When all the pieces where cut I assembled all the structures and begun to make roofs as usual, very thin plastic cut to shape, with some overhang and members glued on the edge to add details like the ones of the wharf structures; I spray painted them in black.

They receive different covering  to kill uniformity and to explain these annexes where not build at the same time; here I use the roofing materials offered in the kit, a black thin hard paper cut in strips.

To add character and relief to this paper I sanded the surface with emery paper and take of here and there parts of the surface of the paper with a blade of a hobby knife.

I glued all the strips on the roofs by overlapping them slighly from the bottom to the top of the row; they are glued on the plastic surface with a super tacky white glue similar to Microscale windows glue.

When glued in place I have painted severals of these strips with full black paint but also this black paint with a few gray to vary slightly the colors of the strips paper; this give first a very patchwork look but I killed it by brussing a Vallejo gray wash on all the surface; this ended in a very realistic looking roofing covering.

I have covered some roofs with pièces of  self adhesive Redutex corrugated metal plate. When put in place I carefuly paint them in  a light gray color with some variation by adding a bit black in the paint.

To simulate the rust and the aged covering, I first use this set of  MIG paint especialy formuled to make rust détails; these are acrilycs colors wash, easy to use and with first rate results; the small jars contains a iron ball to well shake the paint before use.

The six colors of the set go from light new rust to heavy chipping rust, the effects is obtained by brushing the colors layers by layers.

I use this colors to add depht and relief to the original gray base color; this again look like of a poor patchwork of colors but wash and pastel chalk, finished by white drybrushing  give a very convincing effect of old corrugated metal plates.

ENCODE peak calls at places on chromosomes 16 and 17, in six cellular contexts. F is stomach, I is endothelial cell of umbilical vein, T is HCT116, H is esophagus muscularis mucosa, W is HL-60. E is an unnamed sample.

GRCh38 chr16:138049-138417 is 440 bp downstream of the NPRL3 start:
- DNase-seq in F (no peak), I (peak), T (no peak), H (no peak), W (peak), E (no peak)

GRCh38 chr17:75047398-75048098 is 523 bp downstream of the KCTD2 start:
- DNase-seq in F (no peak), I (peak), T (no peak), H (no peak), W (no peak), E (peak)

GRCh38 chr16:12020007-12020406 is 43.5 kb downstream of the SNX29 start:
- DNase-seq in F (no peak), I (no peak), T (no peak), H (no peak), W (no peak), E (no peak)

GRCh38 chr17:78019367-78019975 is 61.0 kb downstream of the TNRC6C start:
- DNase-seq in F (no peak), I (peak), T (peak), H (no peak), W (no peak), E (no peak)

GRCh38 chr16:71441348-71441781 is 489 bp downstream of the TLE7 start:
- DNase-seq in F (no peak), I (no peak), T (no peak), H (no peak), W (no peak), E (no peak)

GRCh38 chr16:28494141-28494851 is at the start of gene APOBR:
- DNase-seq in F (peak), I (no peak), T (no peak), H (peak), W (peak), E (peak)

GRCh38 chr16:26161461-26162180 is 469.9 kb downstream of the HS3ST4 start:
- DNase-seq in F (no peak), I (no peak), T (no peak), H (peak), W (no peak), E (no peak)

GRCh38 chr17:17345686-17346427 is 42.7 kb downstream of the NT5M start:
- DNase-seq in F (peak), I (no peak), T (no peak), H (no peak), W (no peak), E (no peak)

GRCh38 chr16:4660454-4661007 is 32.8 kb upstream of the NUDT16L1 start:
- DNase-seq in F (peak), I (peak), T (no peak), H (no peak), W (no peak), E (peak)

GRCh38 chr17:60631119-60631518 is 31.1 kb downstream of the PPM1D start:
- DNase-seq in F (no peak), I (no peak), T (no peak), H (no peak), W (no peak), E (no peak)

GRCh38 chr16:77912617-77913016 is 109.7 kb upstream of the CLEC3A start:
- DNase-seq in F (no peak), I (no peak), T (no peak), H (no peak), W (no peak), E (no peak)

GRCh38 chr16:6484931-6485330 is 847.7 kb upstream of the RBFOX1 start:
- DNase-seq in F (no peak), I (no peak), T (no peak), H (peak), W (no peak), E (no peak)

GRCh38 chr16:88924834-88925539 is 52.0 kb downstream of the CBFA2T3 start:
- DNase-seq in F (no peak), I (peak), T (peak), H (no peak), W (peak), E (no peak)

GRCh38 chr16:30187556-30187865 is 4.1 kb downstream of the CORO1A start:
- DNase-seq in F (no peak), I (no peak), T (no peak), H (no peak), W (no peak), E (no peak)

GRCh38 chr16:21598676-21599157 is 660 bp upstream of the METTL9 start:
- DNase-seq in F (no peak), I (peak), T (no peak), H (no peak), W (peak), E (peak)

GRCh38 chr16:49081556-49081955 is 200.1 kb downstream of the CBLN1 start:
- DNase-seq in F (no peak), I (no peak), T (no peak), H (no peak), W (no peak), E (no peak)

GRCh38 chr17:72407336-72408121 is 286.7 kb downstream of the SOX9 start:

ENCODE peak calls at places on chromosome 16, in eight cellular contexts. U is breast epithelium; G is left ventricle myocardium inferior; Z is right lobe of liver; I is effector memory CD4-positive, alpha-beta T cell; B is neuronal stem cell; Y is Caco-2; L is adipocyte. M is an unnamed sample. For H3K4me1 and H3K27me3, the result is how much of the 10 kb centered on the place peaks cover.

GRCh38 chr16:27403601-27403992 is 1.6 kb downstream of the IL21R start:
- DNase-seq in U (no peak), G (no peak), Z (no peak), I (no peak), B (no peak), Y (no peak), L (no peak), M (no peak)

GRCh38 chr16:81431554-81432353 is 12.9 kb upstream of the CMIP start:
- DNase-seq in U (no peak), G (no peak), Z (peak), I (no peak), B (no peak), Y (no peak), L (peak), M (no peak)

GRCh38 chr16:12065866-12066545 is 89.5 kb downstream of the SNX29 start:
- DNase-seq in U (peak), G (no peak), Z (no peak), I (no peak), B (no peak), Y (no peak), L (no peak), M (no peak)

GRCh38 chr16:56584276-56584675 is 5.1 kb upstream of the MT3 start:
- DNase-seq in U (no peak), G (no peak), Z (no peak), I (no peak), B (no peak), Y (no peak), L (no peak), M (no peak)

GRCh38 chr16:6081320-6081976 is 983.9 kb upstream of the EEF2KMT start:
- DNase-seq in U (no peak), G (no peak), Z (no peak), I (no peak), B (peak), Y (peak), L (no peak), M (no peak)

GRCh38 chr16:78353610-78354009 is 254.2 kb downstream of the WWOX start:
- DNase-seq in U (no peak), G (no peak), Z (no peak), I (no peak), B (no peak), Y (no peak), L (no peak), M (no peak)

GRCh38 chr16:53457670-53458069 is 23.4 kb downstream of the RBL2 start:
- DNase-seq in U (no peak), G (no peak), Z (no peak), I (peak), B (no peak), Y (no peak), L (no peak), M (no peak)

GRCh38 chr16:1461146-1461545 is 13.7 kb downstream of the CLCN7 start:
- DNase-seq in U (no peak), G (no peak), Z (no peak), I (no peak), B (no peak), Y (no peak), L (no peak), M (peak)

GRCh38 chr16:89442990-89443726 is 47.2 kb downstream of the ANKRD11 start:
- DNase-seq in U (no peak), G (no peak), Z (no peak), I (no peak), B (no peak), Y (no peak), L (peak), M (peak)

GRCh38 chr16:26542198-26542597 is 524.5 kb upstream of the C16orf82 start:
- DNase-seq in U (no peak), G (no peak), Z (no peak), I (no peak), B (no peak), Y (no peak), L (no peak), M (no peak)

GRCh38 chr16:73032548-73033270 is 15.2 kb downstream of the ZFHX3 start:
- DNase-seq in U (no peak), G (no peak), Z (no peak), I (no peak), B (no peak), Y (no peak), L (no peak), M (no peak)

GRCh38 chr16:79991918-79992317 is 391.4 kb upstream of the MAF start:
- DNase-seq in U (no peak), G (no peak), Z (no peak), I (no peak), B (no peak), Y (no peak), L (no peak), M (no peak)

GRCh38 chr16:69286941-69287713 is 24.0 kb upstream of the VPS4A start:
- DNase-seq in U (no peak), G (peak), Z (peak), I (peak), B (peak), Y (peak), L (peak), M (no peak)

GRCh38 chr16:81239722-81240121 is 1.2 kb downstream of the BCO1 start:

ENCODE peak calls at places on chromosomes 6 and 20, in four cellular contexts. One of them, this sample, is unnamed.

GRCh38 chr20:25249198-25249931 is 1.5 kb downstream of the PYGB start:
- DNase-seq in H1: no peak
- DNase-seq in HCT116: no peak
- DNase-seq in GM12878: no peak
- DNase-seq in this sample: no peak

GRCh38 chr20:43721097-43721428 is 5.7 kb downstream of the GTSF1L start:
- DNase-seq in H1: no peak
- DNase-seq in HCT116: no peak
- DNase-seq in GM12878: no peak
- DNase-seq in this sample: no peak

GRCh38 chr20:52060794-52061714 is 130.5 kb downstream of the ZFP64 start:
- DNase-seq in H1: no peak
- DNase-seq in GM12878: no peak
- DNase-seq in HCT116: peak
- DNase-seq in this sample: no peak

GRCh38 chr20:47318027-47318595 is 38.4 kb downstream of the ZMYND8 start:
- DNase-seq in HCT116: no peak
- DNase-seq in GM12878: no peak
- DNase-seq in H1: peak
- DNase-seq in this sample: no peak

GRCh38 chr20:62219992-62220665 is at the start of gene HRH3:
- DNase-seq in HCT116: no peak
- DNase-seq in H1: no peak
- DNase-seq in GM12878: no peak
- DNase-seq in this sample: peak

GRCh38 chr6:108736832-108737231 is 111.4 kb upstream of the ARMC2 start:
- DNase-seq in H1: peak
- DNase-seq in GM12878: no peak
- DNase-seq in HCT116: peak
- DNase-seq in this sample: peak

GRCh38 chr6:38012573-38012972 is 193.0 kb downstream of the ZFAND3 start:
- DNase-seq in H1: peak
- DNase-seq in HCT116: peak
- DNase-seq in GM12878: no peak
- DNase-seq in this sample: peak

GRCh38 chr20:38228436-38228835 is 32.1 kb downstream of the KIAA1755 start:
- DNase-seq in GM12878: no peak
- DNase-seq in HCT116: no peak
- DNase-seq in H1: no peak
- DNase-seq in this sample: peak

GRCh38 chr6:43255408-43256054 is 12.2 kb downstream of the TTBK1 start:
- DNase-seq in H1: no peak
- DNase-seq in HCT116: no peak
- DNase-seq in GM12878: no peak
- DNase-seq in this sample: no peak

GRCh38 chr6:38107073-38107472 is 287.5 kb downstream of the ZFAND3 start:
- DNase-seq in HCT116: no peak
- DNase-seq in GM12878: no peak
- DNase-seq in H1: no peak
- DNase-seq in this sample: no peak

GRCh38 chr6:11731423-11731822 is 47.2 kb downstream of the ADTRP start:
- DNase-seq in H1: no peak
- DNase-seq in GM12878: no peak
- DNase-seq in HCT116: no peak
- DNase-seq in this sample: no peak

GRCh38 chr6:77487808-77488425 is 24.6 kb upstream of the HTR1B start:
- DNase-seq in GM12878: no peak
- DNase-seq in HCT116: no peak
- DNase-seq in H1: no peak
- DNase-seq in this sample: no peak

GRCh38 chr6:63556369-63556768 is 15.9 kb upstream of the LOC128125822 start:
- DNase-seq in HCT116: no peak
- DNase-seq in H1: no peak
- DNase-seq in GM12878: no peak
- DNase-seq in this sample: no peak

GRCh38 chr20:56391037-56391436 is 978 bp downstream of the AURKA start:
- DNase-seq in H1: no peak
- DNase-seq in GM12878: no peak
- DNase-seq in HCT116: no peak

The original roof of the kit is covered with slates which are the original of the kit, laser cut self adhesive paper slates, covered with a coat of Matte medium to seal everything and painted with a Golden light gray color; the roof received when paint is dry a wash of black paint diluted like water.

Many details are scratch like all the chimneys except the brick one from the kit, they are pièces of heavy  wire bend in form, with very small band of paint tape rolled around to simulate joint, spray painted in brown or in aluminium and wheatered with pastel chalk and paint wash, the caps arespieces of small Evergreen round tube cut in lenght and CA glued on top of the wire; these chimneys are CA glued in holes drilled in the roofs, the reinforcement are extremly fine piano wire glued in place with CA and painted in a rust color like in the picture above.


The ventilator chimney on the roof are air rifle  4.5 bullets glued on a piece of thin plastic,  painted in a rust color and wheatered with pastel chalk.

This structure need a base, as usual I use Gator Foam as a base; this one is cut in form, I put and make the foot print of the structures on it and protected the foot print with paint tape; the rest of the surface was covered with a thin layer of water putty I put with my finger; when dry this water putty was filled smooth.

I painted it with a wash of gray color, when dry I added a wash of my india ink soap; the joint are made with a soft point marker and the whole surface has received a coat of dull cote to kill the uniformity.

When the base is finished I put a stairs to go upside, since the laser kit is now from a good inch from the ground; this stairs communicate in fact with the original entry of the Laser kit; I make a small foot bridge just next the door and attached to it the stairs.

This stairs is a Plastruct one, but the gardrails are scratch and made with Evergreen strips; the stair is spay painted with the green Tamiya and the gardrails are touched up with brown.

The structures is named after a good friend which has really had a boat yard and repairs motor ship but for yacht including an agency for Mercury and Suzuki motors, we have work a lot together and he is a fantastic mechanical technician well know in Belgium.

All the signs are printed on a simple HP Photosmart 6510 printer using Open Office character and arrangements; when printed, I spray an good coat of matte varnish on both side of the paper to completly seal it.

The signs are carefuly cut out, the edge blackened with a soft marker and glued on the walls; all the advertissement are from a Blair Line assortment.

When everything is wheatered,touch up paint is done for litlle spots, I lightly spray the model with a dull cote varnish.

Here are views of the four sides turning from the right.

Figures and détails will be  added next around the structures on the base; I always do this work on the workbench and put he whole finished assembly on the layout, I didn't add details on my structures when they are placed on the layout.

I will now begun to build the second structures of the Grodent boat yard and will end by some facilities this kind of yard need.

I would also work on some ships to complete the whole scene

This will be done in Canada in a few laps of time